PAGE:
Actually Jane Asher was probably perfect casting, a figure very much in the mould of what Sarah Jane might have been like had she not become a journalist, fallen in with the Doctor and been spat out at the other end of the continuum. Her teary reaction to remembering what she’d done as child was a wonderfully played contrast to similar scenes in which her old best friend glared down an alien. Not sure about the accent, though it must have been chosen to make the difference with our hero as stark as possible. Purposefully, Andrea seems to be weaker and more interested in frippery than Sarah probably as a way of explaining how she could come under the spell of The Trickster.

He’s a grim bastard isn’t he? The Trickster was a classic example of how lighting, costume, a gravely voice and a well shot prosthetic can certainly be a match for CG. Isn’t it heart warming to see after all these years that the old trick of filming a mouth upside down is still a valid way of creating an alien? Actually he reminded me of Bruce Dern’s gatekeeper from The Lord of the Rings films with the evil dial turned up to eleven. Could he be the Black Guardian for the new age? I mean were does something like this come from other than the realm which hovers above the Whoniverse?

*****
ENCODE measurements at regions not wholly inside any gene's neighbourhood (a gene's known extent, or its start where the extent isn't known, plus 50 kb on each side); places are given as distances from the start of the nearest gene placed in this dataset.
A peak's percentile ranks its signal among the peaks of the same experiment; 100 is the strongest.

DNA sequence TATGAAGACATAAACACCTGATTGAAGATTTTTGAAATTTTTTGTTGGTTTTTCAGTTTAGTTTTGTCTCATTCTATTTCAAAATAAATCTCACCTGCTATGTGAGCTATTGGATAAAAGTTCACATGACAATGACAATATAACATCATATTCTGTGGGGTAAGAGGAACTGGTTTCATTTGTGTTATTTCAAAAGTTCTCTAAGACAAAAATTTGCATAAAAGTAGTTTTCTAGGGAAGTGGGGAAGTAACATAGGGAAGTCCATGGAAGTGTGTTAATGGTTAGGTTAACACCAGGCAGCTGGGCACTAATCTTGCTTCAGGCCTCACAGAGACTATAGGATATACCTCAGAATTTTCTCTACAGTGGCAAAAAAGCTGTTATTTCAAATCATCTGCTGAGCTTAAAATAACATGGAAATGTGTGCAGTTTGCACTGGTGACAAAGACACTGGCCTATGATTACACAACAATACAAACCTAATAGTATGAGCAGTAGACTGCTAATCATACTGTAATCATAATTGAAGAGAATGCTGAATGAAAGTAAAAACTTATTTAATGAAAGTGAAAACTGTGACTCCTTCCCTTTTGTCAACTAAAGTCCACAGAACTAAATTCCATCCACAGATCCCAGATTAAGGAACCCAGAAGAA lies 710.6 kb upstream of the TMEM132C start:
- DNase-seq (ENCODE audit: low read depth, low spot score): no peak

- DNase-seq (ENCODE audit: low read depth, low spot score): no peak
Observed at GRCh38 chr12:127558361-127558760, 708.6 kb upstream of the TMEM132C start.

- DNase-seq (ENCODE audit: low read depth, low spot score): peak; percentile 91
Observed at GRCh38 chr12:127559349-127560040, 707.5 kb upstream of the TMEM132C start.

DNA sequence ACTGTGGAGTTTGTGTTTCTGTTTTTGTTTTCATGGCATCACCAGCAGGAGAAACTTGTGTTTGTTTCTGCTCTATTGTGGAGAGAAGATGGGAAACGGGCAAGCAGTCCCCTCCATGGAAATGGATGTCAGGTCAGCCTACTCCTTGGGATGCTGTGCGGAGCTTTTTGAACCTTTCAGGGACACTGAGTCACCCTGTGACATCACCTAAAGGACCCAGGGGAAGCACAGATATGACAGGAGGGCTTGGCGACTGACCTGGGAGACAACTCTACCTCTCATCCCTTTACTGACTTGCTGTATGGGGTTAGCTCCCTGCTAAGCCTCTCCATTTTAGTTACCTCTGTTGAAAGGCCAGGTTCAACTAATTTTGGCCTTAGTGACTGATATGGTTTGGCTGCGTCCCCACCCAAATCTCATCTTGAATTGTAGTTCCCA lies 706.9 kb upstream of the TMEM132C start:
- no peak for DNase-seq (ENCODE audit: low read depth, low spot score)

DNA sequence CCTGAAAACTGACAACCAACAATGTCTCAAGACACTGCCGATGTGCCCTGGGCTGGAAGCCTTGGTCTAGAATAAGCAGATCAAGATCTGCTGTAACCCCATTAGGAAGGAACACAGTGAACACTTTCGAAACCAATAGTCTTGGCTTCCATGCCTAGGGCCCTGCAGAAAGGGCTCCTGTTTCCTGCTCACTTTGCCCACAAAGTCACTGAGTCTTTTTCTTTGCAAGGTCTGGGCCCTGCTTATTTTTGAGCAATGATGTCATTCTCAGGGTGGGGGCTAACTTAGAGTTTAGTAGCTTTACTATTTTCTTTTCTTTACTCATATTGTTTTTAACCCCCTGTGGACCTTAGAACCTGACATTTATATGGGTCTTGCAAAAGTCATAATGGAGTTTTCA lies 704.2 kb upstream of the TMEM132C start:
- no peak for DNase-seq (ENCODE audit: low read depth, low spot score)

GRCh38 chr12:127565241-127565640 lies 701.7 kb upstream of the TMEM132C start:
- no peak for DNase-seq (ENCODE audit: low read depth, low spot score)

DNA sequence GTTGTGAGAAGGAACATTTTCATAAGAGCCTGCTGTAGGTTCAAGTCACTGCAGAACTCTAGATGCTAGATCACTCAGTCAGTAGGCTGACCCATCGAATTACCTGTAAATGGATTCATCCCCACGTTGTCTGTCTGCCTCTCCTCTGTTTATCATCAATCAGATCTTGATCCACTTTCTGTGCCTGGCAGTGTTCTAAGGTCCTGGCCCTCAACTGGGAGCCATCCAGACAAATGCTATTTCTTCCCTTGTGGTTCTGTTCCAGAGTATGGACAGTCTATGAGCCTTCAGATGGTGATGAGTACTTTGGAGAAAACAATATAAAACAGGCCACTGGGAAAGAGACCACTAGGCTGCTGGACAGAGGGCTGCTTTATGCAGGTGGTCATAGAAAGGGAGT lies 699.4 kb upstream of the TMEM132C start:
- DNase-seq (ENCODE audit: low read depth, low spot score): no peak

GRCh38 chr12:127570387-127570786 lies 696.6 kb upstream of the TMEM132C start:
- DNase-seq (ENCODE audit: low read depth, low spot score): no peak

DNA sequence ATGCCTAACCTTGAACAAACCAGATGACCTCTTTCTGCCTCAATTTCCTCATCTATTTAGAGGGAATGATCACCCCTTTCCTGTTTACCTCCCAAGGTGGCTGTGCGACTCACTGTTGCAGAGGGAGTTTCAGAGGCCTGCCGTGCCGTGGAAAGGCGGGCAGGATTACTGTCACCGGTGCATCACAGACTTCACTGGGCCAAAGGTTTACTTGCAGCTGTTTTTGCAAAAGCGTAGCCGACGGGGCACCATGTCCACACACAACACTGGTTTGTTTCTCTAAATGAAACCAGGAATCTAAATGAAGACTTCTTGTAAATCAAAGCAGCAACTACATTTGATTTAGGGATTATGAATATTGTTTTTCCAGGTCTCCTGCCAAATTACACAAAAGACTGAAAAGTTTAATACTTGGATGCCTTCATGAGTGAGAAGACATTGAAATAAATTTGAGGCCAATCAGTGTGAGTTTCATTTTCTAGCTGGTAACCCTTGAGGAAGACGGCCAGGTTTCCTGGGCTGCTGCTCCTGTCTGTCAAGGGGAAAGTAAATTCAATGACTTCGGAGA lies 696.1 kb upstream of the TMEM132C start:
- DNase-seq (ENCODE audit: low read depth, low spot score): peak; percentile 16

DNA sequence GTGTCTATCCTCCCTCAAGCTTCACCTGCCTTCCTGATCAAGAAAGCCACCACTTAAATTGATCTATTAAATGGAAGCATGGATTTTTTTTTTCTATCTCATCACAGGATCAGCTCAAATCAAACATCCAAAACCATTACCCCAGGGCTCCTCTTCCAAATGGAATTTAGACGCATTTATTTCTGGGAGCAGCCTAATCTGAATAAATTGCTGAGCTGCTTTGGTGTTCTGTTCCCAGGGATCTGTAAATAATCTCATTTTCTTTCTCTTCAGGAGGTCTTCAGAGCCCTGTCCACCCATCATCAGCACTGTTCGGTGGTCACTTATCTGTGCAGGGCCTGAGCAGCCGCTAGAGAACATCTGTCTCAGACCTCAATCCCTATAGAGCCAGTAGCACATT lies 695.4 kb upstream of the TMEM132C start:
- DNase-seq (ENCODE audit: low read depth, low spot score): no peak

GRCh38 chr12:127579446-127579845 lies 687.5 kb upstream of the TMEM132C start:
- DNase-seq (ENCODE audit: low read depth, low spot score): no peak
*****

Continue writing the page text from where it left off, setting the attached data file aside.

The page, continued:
Sadly, true to his name The Trickster rather created the main plot hole in the episode. Why hasn’t the universe imploded given the amount of things that Sarah got get dungarees mixed into during her time with the Doctor and since and how come he hasn’t noticed her absence? Did someone else fill in the gap or did he travel alone, leaving countless unbound stories in his wake? Is The Trickster so powerful that he can make this kind of change and not create ripples? Clearly Maria hasn’t simply slipped into another reality – it is her reality in new clothes, otherwise how did her Dad also experience a similar problem at the mind bending and truly unsettling close.

Still there’s no denying this was an excellent episode. Even the brief appearance of Sarah at the opening was a joy as the bond between her and Maria grows ever larger and we discover that to Alan she stopped being the crazy lady who lives across the street, she's become a bit mumsy and that Maria's become her best mate (perhaps indicating that she understands what her relationship meant to the Doctor all those years ago). It also resisted the urge to shoehorn in Luke and Clyde into the main action in these early stages preferring instead to keep with Maria front and centre, even as she was epically dragged through the not very good at his job Graske’s strange realm (I mean wow -- look at that!) and dropped into a costumed past.

Next week: How we used to live.